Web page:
Good Boundaries

{excerpt from Delight in Disorder: Ministry, Madness, Mission} "The boundary lines have fallen for me in pleasant places;  surely I have a delightful inheritance." (Psalm 16.6) One thing I have experienced in the time I've spent at psychiatric hospitals is that there are many rules. Rules about toiletries, belt buckles, shoes with strings, and other personal effects. Rules about visits and contact with others. Rules about schedules -- time to sleep and meet and eat and rest. Since I am one who generally functions best with good, clear boundaries, these rules haven't bothered me so much. I've benefited quite well from them and have come to appreciate their value. There's a part of us all, though, that constantly tries to get around the rules. Like the man who found a staff person willing to bring him Starbuck's coffee (for a steep tip, no doubt) to replace the lukewarm dishwater [...]

Good Boundaries 2017-09-18T13:15:51+00:00

Mad Intensities: What Makes Us Laugh

“It's not all bad. Heightened self-consciousness, apartness, an inability to join in, physical shame and self-loathing—they are not all bad. Those devils have been my angels. Without them I would never have disappeared into language, literature, the mind, laughter and all the mad intensities that made and unmade me.” ― Stephen Fry, Moab Is My Washpot Fry here captures the truth that demonic mental spirits can be redeemed and turn into angels. Self-consciousness turns us yet leads us to activities of the mind.. language, literature. Apartness, an inability to join in, leads us to appreciate the absurdity of what is deemed "normal." Shame and self-loathing turn to laughter and mad intensities when we are blessed to not take ourselves so seriously. Many of the best comics who have ever been, are touched with a sort of genius notched up to mad proportions. Robin Williams was the best of my generation. He was never [...]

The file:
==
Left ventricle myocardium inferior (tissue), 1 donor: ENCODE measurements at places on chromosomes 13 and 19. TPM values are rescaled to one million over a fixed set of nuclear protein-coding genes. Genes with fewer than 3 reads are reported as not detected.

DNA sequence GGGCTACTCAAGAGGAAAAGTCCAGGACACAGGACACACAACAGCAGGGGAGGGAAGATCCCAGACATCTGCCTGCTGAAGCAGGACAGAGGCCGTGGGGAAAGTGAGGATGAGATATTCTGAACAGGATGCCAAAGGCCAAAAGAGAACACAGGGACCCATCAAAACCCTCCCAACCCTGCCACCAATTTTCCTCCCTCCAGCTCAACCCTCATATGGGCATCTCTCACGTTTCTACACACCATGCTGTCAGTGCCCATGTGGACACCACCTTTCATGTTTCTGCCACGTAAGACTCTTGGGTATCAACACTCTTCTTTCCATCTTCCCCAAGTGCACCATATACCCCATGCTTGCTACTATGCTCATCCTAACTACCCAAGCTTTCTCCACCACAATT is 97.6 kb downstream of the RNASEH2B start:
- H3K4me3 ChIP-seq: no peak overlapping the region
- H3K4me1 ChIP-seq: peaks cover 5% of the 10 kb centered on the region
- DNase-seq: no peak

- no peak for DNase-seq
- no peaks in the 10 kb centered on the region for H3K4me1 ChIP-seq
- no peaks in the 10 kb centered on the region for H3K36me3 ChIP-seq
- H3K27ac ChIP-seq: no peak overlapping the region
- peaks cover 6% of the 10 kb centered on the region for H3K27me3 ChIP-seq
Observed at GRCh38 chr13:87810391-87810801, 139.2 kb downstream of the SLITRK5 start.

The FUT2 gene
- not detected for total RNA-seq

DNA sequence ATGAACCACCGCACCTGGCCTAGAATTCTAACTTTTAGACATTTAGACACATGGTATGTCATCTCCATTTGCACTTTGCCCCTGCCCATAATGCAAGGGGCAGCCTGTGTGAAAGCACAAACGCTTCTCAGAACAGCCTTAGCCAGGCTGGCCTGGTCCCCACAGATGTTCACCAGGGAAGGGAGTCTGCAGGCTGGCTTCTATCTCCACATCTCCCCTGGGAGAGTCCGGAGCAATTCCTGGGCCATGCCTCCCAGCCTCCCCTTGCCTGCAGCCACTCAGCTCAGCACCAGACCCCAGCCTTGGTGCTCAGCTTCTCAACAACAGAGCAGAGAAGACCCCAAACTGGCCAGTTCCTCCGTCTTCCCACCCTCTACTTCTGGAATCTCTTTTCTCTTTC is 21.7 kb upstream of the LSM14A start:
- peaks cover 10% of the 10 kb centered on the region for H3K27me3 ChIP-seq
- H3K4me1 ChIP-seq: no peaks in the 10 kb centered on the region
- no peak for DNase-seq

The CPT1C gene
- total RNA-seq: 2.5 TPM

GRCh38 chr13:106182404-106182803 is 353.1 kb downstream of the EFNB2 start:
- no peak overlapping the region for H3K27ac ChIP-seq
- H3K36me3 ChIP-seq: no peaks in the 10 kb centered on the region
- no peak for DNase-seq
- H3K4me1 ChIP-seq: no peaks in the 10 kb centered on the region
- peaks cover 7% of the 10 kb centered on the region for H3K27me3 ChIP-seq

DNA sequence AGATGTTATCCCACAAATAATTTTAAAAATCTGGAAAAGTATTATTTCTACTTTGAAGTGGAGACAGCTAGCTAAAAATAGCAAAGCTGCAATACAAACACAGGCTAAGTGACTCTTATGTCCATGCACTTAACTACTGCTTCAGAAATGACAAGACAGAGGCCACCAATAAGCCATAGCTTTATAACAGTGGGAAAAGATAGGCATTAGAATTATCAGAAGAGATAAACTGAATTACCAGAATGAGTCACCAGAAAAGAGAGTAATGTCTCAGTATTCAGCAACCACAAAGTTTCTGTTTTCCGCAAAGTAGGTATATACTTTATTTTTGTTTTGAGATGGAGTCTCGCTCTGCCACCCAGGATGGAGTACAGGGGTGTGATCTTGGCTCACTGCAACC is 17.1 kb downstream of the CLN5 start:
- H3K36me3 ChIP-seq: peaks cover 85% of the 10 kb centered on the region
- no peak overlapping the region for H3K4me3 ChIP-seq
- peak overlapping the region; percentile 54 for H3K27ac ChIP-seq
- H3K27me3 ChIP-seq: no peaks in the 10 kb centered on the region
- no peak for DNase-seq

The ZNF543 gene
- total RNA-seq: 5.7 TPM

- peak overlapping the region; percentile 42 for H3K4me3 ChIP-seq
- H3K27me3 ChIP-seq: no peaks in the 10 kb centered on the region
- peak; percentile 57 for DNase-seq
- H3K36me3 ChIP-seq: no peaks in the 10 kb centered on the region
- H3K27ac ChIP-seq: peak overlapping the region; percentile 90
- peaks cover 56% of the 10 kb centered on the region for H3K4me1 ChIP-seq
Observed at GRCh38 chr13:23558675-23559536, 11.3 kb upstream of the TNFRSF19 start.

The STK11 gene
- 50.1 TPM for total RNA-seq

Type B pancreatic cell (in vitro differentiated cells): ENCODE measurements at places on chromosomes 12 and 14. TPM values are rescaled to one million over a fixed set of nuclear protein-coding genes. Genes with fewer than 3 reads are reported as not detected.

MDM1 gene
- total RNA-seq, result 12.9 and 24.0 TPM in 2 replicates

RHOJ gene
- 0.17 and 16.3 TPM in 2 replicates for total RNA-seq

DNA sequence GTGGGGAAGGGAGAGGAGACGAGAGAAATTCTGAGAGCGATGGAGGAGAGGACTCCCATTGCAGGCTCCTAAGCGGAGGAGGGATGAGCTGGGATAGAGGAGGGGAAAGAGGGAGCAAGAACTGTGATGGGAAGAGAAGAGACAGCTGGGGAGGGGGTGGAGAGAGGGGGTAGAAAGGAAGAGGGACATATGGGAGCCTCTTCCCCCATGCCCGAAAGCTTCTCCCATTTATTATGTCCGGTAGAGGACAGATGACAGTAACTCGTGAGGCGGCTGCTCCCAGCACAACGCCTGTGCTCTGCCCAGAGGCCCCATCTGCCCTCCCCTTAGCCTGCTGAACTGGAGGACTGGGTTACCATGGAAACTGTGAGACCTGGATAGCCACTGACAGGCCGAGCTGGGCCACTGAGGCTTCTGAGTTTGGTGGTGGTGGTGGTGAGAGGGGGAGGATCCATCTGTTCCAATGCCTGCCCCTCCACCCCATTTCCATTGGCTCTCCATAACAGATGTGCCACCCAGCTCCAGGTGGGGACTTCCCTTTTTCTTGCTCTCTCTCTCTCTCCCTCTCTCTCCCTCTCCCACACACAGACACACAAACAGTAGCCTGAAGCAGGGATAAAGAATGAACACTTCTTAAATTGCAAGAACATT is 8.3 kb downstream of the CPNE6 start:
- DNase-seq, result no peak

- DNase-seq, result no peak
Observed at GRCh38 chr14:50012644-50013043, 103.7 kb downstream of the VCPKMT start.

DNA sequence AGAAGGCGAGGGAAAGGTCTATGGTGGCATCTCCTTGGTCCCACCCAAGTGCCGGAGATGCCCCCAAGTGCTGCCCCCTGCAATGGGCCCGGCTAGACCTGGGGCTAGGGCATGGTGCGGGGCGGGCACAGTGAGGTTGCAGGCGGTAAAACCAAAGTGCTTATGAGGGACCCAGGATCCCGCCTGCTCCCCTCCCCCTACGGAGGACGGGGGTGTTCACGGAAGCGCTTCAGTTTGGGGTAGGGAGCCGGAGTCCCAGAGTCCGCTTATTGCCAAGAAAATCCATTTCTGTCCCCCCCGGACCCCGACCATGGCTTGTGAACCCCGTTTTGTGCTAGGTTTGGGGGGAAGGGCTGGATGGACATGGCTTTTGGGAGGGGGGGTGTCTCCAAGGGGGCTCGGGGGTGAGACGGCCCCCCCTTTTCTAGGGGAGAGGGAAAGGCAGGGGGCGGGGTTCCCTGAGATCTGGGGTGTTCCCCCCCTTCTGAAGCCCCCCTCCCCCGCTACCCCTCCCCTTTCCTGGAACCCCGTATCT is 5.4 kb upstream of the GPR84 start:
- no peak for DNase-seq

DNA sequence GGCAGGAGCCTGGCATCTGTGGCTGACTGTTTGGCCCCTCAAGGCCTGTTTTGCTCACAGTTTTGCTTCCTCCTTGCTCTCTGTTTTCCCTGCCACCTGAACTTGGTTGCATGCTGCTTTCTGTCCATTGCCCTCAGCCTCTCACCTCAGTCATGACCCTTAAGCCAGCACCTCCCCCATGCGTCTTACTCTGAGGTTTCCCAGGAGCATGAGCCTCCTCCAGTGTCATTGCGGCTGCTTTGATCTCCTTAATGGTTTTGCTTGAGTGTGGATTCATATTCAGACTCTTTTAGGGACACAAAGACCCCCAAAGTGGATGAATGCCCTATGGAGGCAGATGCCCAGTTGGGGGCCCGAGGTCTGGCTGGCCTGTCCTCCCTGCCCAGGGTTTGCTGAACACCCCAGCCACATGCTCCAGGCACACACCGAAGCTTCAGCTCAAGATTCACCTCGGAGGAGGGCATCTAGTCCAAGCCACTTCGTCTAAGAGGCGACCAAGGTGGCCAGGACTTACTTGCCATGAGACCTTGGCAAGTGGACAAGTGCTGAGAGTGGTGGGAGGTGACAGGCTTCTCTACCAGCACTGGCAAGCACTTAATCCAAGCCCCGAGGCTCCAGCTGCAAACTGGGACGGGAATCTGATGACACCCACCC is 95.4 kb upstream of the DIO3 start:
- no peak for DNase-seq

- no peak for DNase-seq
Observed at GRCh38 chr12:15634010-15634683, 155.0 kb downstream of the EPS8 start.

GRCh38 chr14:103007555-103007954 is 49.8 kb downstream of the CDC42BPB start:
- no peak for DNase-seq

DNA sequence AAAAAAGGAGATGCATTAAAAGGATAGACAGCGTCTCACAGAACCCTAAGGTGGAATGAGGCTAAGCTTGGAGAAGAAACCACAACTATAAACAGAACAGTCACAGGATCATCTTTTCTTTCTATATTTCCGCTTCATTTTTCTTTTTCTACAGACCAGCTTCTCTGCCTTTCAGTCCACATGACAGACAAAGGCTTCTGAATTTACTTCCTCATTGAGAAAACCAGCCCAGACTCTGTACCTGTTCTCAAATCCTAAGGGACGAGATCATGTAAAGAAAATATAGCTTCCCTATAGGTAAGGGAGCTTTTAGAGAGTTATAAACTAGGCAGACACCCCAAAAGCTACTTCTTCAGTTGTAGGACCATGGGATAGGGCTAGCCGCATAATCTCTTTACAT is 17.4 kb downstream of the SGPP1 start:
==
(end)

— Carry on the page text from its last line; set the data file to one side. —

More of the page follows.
Mad Intensities: What Makes Us Laugh 2017-09-13T22:07:12+00:00

Where is God When the World Goes Mad?

In Elie Wiesel's Night, Eliezer is a Jewish teenager, a devoted student of the Talmud from Sighet, in Hungarian Transylvania.  In the spring of 1944, the Nazis occupy Hungary. A series of increasingly repressive measures are passed, and the Jews of Eliezer’s town are forced into small ghettos within Sighet.  Before long, they are rounded up and shipped out to the death camps of Burkenau, and Auschwitz. Throughout this slim narrative, Eliezer reflects on the nature of God in response to the atrocities he witnesses.  In one pivotal scene, he describes the execution of three Jews, among whom is a young child.             One day, as we returned from work, we saw three gallows, three black ravens, erected on the Appelplatz. Roll call.  The SS surrounding us, machine guns aimed at us: the usual ritual.  Three prisoners in chains – and, among them, the little pipel, the sad-eyed angel.             The SS [...]

Where is God When the World Goes Mad? 2017-09-11T12:49:47+00:00

The Highs and Lows of Homecoming

It's been over 35 years now since I graduated from high school. For the first time, I'm going to the class reunion. Why am I going now? Why haven't I come before? I didn't go for years because I believed there were certain expectations on my life and until I fulfilled them, I would be too ashamed to go back. I'm not sure what these expectations were, but they were more likely self-imposed and largely unattainable. Nothing so easily calculable as monetary success, world travel, beautiful family. I measured my worth by affecting a life-changing difference. Saving the world one hurting soul at a time. It took me 32 years and one "nervous breakdown" before I let this dream die. But, by God's grace, I didn't die with it. My life story doesn't end there. But I wasn't ready to reconcile who I was in high school with who [...]

The Highs and Lows of Homecoming 2017-08-31T23:50:10+00:00

Suicide and Salvation

Not long ago, I took a leisurely stroll with a young friend along a "people path" in my neighborhood. We paused and watched some ducks circling the pond beyond the log fence. "Is suicide the unforgivable sin?" he asked. I was taken aback. I didn't know what to say or how to say it. I needed more time to formulate what the Bible says and doesn't say about the subject of suicide. But I couldn't wait to respond. He seemed urgent. I looked at his face, trying to read what he was saying  in the lines of his forehead."Why do you ask?" He turned away. "I have a friend who was the first person to share Christ with me.  Until about a month ago, I would say she had the strongest faith of anyone I know. Then suddenly she started doing strange things. One day, she scrubbed her church's [...]